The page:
You're assuming that the no-show was a result of you not replying to her RSVP. There's no reason to think that.

sneakyminders Sun 15-May-16 08:09:32

I agree with others, probably nothing to do with you not replying. One thing you learn through being a parent is that people don't act and behave in the way you think is the social norm! Hope your dd had lovely birthday.

Lweji Sun 15-May-16 08:12:27

I'd go and say hi and ask if everything was OK and that DD missed her friend the day before.
Then see what she says.

Giving the benefit of the doubt, they could have lost the invitation, although she'd have your number on her phone, presumably.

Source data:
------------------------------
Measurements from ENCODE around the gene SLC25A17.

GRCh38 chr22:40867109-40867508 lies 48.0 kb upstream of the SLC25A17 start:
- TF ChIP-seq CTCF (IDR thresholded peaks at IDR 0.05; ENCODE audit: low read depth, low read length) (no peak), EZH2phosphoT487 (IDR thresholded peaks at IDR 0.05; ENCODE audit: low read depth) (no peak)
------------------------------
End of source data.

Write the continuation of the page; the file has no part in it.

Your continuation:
CodyKing Sun 15-May-16 08:12:40

I wouldn't expect a confirmation of a reply - because lots of people would be replying.

And I wouldn't not take the kids because a parent hadn't replied to my reply - I wouldn't give it a second thought.

In fact she was rude not to text you a sorry can't make it.

JJbum Sun 15-May-16 08:14:32

The no show probably did have nothing to do your lack of reply.

However, I have recently taken my child to a party for which I didn't reply to my RSVP. I spent the run up a little worried that I had accidentally texted the wrong number and that the mum would see our arrival as being a 'didn't bother to RSVP but turned up anyway'. So generally, I appreciate the courtesy of someone confirming they got my text - even if it's just 1 word days later.

lifesalongsong Sun 15-May-16 08:17:50

Of course you don't need to acknowledge acceptance texts. If the mum is going to not go to parties if that's her rule her daughter's not going to get out much.

RuthyToothy Sun 15-May-16 08:24:39

You're assuming that the no-show was a result of you not replying to her RSVP. There's no reason to think that.